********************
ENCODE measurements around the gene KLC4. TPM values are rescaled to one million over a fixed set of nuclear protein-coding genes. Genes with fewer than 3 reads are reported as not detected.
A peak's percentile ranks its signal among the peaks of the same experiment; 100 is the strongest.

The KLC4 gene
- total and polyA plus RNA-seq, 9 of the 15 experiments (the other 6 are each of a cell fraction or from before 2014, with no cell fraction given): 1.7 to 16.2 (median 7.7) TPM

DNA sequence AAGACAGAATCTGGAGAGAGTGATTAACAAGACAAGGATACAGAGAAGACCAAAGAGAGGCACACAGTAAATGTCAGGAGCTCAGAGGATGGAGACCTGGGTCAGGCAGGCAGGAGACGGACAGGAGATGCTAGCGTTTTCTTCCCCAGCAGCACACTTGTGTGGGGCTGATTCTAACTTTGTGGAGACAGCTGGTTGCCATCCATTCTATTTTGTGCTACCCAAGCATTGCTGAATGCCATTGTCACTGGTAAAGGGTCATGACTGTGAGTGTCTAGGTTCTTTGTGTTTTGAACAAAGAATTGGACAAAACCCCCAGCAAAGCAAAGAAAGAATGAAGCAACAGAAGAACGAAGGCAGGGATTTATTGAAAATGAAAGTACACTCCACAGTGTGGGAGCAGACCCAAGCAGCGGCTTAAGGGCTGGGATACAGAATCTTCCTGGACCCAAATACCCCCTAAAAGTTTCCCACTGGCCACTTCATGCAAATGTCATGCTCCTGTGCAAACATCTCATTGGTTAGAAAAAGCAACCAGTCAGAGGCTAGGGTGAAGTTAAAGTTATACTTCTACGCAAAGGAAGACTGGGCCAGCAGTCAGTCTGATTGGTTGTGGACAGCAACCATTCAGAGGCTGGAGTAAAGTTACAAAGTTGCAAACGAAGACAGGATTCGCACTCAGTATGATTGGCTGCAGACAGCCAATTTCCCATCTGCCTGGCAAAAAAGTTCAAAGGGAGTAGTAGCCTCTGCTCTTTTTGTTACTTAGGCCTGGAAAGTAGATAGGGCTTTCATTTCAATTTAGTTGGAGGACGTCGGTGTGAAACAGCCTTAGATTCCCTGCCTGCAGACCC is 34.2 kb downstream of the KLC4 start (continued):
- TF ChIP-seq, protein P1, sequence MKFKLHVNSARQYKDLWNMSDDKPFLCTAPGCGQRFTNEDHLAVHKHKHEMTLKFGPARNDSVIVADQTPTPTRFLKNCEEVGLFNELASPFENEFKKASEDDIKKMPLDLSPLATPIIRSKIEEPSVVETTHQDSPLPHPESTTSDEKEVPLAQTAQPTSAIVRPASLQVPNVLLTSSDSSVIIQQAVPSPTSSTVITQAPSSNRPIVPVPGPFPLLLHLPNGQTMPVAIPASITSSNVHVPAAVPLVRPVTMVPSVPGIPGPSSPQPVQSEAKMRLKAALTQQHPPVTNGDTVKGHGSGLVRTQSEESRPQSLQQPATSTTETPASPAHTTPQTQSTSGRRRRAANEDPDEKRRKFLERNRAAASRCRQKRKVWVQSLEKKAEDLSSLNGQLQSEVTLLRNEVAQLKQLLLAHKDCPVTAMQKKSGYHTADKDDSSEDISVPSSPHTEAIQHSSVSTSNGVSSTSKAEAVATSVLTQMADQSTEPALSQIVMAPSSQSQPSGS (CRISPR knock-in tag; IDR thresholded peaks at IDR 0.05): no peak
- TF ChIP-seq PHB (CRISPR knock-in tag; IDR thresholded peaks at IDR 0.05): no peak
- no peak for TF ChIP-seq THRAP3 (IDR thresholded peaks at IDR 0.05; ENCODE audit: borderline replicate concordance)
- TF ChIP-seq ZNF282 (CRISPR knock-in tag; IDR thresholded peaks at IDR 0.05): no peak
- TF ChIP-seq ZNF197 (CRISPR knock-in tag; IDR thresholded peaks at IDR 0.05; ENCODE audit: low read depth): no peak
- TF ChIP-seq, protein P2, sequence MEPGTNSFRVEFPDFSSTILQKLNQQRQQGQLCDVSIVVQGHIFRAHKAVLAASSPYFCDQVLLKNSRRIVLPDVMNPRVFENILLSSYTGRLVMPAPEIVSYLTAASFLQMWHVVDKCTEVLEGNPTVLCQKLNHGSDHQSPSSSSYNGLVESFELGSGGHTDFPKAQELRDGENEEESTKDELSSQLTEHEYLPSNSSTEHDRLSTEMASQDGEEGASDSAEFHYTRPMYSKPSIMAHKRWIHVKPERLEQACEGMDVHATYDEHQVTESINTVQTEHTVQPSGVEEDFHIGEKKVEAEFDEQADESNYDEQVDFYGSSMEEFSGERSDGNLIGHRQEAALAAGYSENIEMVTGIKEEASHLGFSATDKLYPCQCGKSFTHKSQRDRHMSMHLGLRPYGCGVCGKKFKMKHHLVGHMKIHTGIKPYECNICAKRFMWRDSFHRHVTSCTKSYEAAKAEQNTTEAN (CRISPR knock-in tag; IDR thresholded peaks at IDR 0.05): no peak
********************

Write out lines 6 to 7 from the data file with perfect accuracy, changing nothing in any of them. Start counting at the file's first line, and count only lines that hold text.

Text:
- TF ChIP-seq, protein P1, sequence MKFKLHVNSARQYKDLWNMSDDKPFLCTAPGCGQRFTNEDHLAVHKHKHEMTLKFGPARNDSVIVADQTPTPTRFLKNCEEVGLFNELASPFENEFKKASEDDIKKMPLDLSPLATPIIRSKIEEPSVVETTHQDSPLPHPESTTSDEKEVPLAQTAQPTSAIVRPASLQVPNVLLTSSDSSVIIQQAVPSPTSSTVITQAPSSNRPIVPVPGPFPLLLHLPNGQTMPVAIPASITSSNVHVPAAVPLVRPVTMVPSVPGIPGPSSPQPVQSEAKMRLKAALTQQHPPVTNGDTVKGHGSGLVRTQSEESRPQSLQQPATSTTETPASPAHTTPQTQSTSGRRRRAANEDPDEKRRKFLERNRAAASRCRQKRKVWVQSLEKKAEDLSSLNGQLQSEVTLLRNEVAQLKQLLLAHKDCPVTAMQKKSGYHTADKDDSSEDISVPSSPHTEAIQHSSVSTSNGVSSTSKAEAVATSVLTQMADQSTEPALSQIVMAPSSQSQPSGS (CRISPR knock-in tag; IDR thresholded peaks at IDR 0.05): no peak
- TF ChIP-seq PHB (CRISPR knock-in tag; IDR thresholded peaks at IDR 0.05): no peak